'l'B,E BLACK SQUADRON. 3 ly armament, than to send another out into those fnr-ofl' Meanwhile, Frank Reade, Jr. was speedwg on his Wl\r to Wnshmg ton by a night train. He could only conjecture what service the Sec retary of the Navy might reQuire of him. But be felt sure that it must be urgent else he would not have sent for Lim. At noon he reached the capital. After a dinner at the Ebbitt House, be proceeded at once to the secretary's office. That worthy was await ing him, and extended a cordial greeting. "I am glad to rr.eet you, Mr. Reade," said the secretary. "I have long kcown you by reputation. 1 believe our experts have a of times tried to negotiate with yon for the secret of your electriC gun." "That is uue enough," replied the young inventor, frankly, "and 1 have felt compelled to "But why should you? Every true American should be willing to at least sell to his any advantage of that kind which con tributes to her power ol defense." I would gladly give it to my government, were it a time of need,'' replied Frank, "but the U. S. is not at war." Yet abe, like other nations, bas to stand always ready." When she is attacked, then you will find myself and all my inven tiona at her service. Until such time I claim the right olan American citizen to hold my secret.'' "Oh, certainly; that is all right. But this is not the subject I called you here to discuss. It is ol far greater Importance.'' "Indeed! In what manner can I serve!" With this the Secretary told the story of the Black Squadron, and the inetlectual attempt or the Tennessee to cope with it. Fronk listened with deepest interest. "Now," said the Secretary, "you understand our poliition. Uncle Sam has no craft that can pursue those pirates among the shoals of that part of the Indian Ocean.'' "And you wish to enlist my submarine boat for that purpose!'' "Exactly.'' Frank's face wa& inscrutable. He was silent for some moments. I am not sure that I am equal to the undertaking," he satd. "What if I should fail!" "You cannot do worse than the captain of the Tennessee. We will take all chances on that score.'' After some moments the secretarv continued: "In regard to remuneration, you may call upon Uncle Sam for what you choose.'' "No, sir!'' replled Frank, emphatically, "I will exact no fee! If there is any remuneration whicll I will stoop to take, it may come from the prize vessels captured. I am wealthy and if I should conclude to undertake this matter, 1 shall do it ror pure love of adventure and the rendering of a service to my country. No more.'' You are Indeed patriotic, Mr. Rende," said the secretary, admir ingly; "that Is generous. But you shall have your own way. When may I expect an answer!" Frank rose from his chair. ''Within forty-eight hours," he replied. "I will wire you.'' "Very good! I shall be on the anxious seat until then and hope that your answer may be favorable." A few moments later Frank was being driven rapidly to the railway statiOn to get a train to Readestown. We next find the young invent .or in his private office in that thriving little city, industriously engaged in studying some maps. Here he spent a whole hnlf day. Then hfl arose with a decisive manner and touched a bell. Instant ly a door opened and on the threshold stood a genuine specimen of Celt, red hair, broad mug and all. Is it me yez want, sorT" "Yes, Barney," replied the young inventor, "both you and Pomp. Where is the black rascal!'' "l'se heah, sahl" piped a shrill voice behind Barney and a comical of tile coon appeared to view. He bowed and scraped pro fueely. Well, you jolly rascals!" cried the young inventor, cheerily. "I've got some news for yon!" Barney turned a somersault then and there and Pomp stood on his head. All roight, sort'' "Ki-yi, snh!" Hold up thert>! None of those antics!" cried Frank, there is work ahead for you. I want you to get the Rocket ready at once for a long cruise. It will be many a day before we see the shores of Amer ica again and there will be tongh fighting before us!" CHAPTER II. EN ROUTE. "Waunnoo!" cried Barney. "Shure that's the koind of talk! I'm glad to hear it, Mlsther Frank, and yez kin be shure thnt all will be ready to wanst." Good!" said Frank. lor a two years' cruise. arms." "I want supplies put aboard the Rocket There must be plenty of ammunition and "A'ri"'ht sah !" Then the' two jokers paused n moment and looked expectant. "What's the matter with your' asked Frank in surprise. "Sure, sor-axin' yore pardon, s01-but mebbe yez wouldn't moind teliin' ns--" "What!'' "Ph were we be goin' &or.'' "Oi l!" exclaim ell Frank with a laugh. "Your curiosity must be satisfie:l. Well, we ehall cruise in the Indian Oce an.'' "That's a moighty long ways sor.'' "Yes, it'< a good ways, and you'll see plenty of excitement before you get th J :ough, for we sllall run up against a gang of pirates, no doubt.'' Pirates, !lOr!" Barney and Pomp roiled his eyes. '!'heir surprise was comical. "Yes, the real thing." Barney said no more, but still wllistling, made a motion to Pomp. Then !.loth vanished like automatons. Frank could not help a laugh. But his first move was to write a dispatch, which was worded as fol lows: SECRE1'ARY OF NAVY, Washington, D. C. "The submarine boat Rocket will leave for Mozambique wi,hia three days. Will try to settle accounts with the Black Squadron. "Yours ever, "FRANK READE, JR.'' So the die was cast. The young inventor had deci,led to go upon his perilous mission, and no time was lost in making the start. Tlle Rocket was a wonderful bit of marine construction. Frunk had departed from his usual lines, and had built a craft which to all ap pearances was a vessel or war. At the time he bad actually thought of paying a visit of exploratioa to the Chinn Sea, and along tlle Malay coast, where pirates were plen tiful. J3ut the predicament or the U. S., as regarded the Black Squad ron, bad given him just the opportunity he desired. The Rockel was a steel vessel, bum somewhat upon the llnes of a Her bull was light, and n<>t proof to a cannon shot, but this Frank had not deemed necessary, as she was able to travel under water. Her deck was and open, and protected by guard rails. Three turrets arose rrom it, one of which served as the pilot-house. All of these turrets were made to turn upon a pivot. In the main or large turret, were two electric dynamite guns. These were not heavy, being nothing more than cylinders of thin steel, provided with air chambers, for expelling the shell ol dynamite by pneumatic compression, and making no report in the discharge. Bt.t the shells were capable of terrible destruction. Tlle after turret contained but one smaller gun. This was the com plete armament of the vessel. Two strong steel masts rose from each turret and formed really the pivot on which they turned. ...__. To sink the Rocket it was simply necessary to open a valve in each side of the hull, near the Water at once rushed into a chamber there which caused the boat to go down to any depth desired, this being by the steel drum inside the tank or chamber. This drum was made to recede as the water entered, or to press down into the chamber and expel the water to make the boat rise. The Rocket could travel of course, on the surface, but yet was capable of a fair rate of under water. Each port bole, through whicu the cannon protruded, was enveloped in folds of tlexible rubber. The guns being breech loading, were with amomatic cups to fit over the muzzle, while the gun was being reloaded, to prevent water from entering the boat. T!Je doors and windows could be in an instant pneumatically sealed. All this wonderrul mecllnnism was easily operated from the pilot bouse where there was an electric keyboard. The Rocket was furnished with twin screws driven by powerful ell'C tric engines. The storuge system was Frank Reade, Jr.'s, own inven tion and a secret. B ut perhaps as wonderful a feature as any, the remarkably in genious device for furnishing the boat with fresh air while she was under water. This was accomplished by means of chemical generators and diffus ing pipee with valves which were carried to every part ol the boat. Thus the d&ep sea voyagers could remain an Indefinite length of time in tha depths. The cabins of the boat were richly furnished. The staterooms were comrorta!>le and the galley over which Pomp presided was well ar ranged. In fact no detail had been overlooked. Altorether thfl Rocket was a llonting symposium," to use the expression of one It was Barney and Pomp's duty to place the neccessary stores and supplies aboard the Rocket. Men were busily engaged in tllis ali that day. The Rocket rested just now in a tank or basin ol water in the big yard of the machine works. Thi9 was connected by a gate and lock with a canal leading down to the river and thence to the SRa. When the day came for the start, Frank with Barney and Pomp went aboard the Rocket. The young inventor might have taken a larger crew, but he did not deem it necessary. Workmen opened the big gate and the boat glided into the cl\nal. A great crowd of people were gathered on the river banks, and they cheered as the boat glided by. Frank displayed the American flag, and then Readestown gradually sank out or sight. Down the river to the sea went the submarine boat. Frank had no desire as yet to try a sail under water. The Rocket had been tested and had proved herself all right, so he was satis5ed. Down the river she glided o nd in due course came to the sea. Ouce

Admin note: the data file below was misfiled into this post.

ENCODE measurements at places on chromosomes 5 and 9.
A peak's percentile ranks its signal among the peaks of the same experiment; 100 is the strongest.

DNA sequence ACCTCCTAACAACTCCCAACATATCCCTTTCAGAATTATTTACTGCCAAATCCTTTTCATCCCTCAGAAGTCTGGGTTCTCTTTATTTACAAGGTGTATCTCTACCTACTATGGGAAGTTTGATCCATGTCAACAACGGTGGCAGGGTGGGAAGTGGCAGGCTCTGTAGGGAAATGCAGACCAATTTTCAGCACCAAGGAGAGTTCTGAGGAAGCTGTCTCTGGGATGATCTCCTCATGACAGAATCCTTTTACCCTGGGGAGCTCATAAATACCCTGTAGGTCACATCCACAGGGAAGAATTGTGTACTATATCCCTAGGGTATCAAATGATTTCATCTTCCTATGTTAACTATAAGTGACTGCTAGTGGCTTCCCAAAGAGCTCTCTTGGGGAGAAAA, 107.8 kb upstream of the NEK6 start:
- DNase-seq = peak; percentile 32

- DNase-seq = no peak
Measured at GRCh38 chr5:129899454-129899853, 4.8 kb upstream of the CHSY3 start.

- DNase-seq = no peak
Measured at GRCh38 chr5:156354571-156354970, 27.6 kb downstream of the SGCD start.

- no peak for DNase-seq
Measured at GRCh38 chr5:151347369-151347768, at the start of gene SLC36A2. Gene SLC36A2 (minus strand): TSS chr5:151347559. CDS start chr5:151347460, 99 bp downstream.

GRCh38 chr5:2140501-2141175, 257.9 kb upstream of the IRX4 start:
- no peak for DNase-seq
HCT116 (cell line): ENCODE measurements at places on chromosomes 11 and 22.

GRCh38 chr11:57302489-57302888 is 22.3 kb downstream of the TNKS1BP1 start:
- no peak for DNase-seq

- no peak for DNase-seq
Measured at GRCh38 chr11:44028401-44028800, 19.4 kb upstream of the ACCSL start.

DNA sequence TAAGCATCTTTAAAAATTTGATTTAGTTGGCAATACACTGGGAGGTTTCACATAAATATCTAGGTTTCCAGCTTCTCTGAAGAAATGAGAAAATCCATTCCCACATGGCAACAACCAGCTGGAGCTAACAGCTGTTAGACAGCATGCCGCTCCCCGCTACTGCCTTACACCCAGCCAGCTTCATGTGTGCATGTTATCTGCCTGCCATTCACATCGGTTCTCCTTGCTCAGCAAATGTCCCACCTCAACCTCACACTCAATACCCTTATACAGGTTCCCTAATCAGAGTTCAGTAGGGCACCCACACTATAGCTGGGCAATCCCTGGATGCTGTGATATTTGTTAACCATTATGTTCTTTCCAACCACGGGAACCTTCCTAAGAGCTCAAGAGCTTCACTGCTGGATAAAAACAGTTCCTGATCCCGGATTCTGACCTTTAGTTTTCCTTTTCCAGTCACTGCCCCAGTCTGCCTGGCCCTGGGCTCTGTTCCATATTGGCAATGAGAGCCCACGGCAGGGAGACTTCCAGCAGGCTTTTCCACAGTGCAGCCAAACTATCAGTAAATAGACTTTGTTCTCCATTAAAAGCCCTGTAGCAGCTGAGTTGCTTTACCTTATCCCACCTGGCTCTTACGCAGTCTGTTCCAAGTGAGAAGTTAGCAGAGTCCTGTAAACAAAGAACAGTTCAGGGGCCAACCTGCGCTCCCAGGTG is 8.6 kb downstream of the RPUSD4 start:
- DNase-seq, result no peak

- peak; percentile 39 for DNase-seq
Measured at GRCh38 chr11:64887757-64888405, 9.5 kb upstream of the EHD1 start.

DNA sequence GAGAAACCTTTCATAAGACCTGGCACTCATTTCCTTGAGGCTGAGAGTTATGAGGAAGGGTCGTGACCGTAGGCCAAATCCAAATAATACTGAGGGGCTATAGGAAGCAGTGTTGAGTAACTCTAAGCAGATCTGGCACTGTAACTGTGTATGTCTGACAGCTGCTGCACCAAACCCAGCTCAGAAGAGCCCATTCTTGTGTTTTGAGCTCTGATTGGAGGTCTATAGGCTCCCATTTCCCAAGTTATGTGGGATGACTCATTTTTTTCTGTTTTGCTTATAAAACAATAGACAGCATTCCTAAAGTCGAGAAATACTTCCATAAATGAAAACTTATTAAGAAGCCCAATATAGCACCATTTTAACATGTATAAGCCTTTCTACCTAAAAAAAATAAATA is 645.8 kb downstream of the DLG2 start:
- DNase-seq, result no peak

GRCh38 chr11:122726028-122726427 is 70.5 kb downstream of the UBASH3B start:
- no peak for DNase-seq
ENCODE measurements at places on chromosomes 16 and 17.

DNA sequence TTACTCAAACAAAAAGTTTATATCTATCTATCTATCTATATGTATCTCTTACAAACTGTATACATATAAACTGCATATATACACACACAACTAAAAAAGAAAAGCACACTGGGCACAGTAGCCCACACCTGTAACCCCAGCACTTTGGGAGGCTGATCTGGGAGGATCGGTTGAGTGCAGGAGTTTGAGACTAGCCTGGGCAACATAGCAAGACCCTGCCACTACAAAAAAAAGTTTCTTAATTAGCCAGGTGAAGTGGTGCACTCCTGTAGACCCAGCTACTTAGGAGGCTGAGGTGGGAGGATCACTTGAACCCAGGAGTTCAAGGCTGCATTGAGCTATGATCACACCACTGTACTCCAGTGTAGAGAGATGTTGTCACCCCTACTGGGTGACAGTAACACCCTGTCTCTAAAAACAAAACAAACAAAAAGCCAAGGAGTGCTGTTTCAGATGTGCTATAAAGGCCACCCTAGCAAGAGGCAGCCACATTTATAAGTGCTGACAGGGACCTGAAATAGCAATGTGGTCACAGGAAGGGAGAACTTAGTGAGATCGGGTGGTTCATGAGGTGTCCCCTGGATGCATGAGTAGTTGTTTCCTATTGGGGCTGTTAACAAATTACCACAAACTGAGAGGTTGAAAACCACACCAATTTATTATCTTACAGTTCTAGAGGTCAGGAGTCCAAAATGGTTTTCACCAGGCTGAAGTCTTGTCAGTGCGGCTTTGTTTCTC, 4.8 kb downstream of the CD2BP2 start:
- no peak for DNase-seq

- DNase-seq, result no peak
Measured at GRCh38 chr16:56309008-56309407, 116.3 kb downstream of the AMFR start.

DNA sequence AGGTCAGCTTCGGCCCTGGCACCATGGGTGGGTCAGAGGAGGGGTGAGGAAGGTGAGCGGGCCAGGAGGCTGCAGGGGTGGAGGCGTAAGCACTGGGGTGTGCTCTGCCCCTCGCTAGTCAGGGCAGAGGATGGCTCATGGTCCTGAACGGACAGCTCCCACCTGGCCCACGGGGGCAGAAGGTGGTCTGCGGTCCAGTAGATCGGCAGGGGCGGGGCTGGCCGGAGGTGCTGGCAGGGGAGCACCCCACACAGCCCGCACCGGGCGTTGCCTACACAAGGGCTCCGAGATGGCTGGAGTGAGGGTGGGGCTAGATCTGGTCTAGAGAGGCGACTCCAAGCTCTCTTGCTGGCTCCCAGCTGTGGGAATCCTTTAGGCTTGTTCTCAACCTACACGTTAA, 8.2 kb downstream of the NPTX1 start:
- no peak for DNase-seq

\ I 4 THE\ BL.ACK I out upon the blue waters the voyagers !Pit as il the journeif was really llamey and Pomp were in hilarious svirlts. Nothing suited tllem any better than to emb11rk tbna with Frank Reade, Jr., UiJOil some wonderful voyage of discovery and adventure. In all:bis travels they hatl his companions. "Be me sow!, naygur!" cried Barney as be lashed the wheel and went down into the cabiu where Pomp was at work, 11 do yez know yez for all the world make me think av a dllirty collar!" "Wha' dat, chile!" snilfld Pomp. yo' link dat, sab!" "Bekase yez madll to oe done up." "Huh!'' sniffed the coon, "yon' ain't de chap kin do dat, sab.'' "Hejal>ers, I think I kin." yo' know wha' I fink ob yo'?" Ph wat, sor!'' "Golly! I link you'se a faded flo wah, eab-a wilted blossom, ea11." Yez do?'' "Ya', I does.'' Mel>l>e yez !\;n tell me why!'' I kiu dat." Well, phwy thin!" Bekase yo use need to be plucked." Barney spaL on his haulls. "Amon who wud spring sicb a as that," he roared, "ain't no bizness on this eartu. Shure git oil' it!" And he made a swipe at ttle coou. H Pomp had got that crack he might have fell. Do;luded Irishman! 'l'he coon was on the lookout and dodged the blow neatly. At the ilame moment he took a little run aud geut!y vlanted llis cranium iu the abdominal region in the Celt's anatomy. So forcilJ!e was the collision that Barney S ILt down out of breatb. But be grapple(! wiLil his adversary. Then the same old' story. Over and over the two jokers rolled in a lively rough and tumble. seemed to get the advantage. Ar.d thay panted and tugged and scramiJled around until they were so complNe!y exhausted that they could scrap uo more. At tbesame time thertl came a loutl call from Barney, where are you?" Comin' sor.'' On deck livP!y!' All sol'!" with a parting jao at .he coon, Barney rushed up the stairs. Frank Reude, Jr., was at tbe forward railowith a "lass. 'l'he was gliding along through a dea(l c alm sea. Far out on the honzon two schooners, under bare poles, were seen. But IJeyond them, where sky and sea seemed to meet, was u spec tacle wlll<'h caused Barney to stare. Great yellow clouds were racing up toward the zenith. Do you see!" cried Frank. A big hurricane is making up over there." ne me sow!, I should say so!'' cried the Celt. Shure, we'd bet. ther kape an eye out, Mist her Frank." Oh, we're all right,'' declared the youn"' inventor, but those schooners will have a hard one." "' are roight.'' Frank koew that they easily avoid the storm by going under the surface, hut the two satlmg vessels must ride It out. They might be able to do so under bare poles. But they must be stanch vessels for that. For the hurricane was one of unusual bad appearance, and would str1ke bard. In fact, If a vessel was not in tbe best of condition it would he apt to go to the bottom at the 11rst shock. So the could not help but the appearance of the storm With mteuse mterest. For a time tbey remained out on deck. Tht>n Frank said: "Into the pilot bouse; quick!'' They sprung .into the forward turret. Frank pressed a button, and uJstantly the Windows and doors were closed. Then they saw the great. rushing wall of water strike the schooners. For a moment they were pnched onto their IJenm ends. Then. the submanne boat was lifted as if with giant hands, and hurled mto the trough CJf the sea. For a moment it secJmed as if she must be destroyed. CHAPTER liT. AT y her listing might be stopped. Tle sailors seemed to stop work at sight of tbe submarine boat and for a while were half inclined to desert their post. But finally they were ordered back to work by their captaiu. While a hail came across the water to the Rocket. "Ahoy!'' Frank went to the forward rail. "Ahoy!'' \V bat cruft are you?', "The suiJmarine boat Rocket." "Are yon u Yankee?" "Every time!" Well, so are we," was the reply; "this is the schooner Er! Kina of Nantucket. We were hit by the gale." "' I should say so. Wllat can 1 do to help yon!" "Stand by to help us sheer ott this hamper-we are sinking.'' "Ay, ay!'' replied Frank; "we'll help yon all we can!" Witll which Frunk ran the bow of the Rocket up close to the hull of the listed schooner. Then all three went out on the extreme bow and be,g:an to cut away at the rigging. So lustily did al! work now that suddenly the schooner righted. The hamper was towed astern. Then the crew 1lew to the pumps. In a short while the schooner was easy. Then they rigged jury masts and reclaimed much valuable materia! from the floating hamper. All of which being done, the Rocket now cut. away from the schooner. Her captain, a tall Yankee, stood in the bow and thanked the suh marine voyagers for their assi&tance. Aller which the Rocket sped away. Th1s was the only incidAnt worthy or note for a week. Then the New Hebrides was sighted and the course of the Rocket was chan..,Pd more to the eust. Down the Insh coast she crept on her way ;nd then southward toward Teneritfe. It would be hardly worth while to note any of the adventures of onr voyagers until Cupe Towu was reached. Here Frank put in ror water, and the Rocket was anchoreol ri..,ht among all tbe grand war-ships of the Powers, a fleet of which ;as present.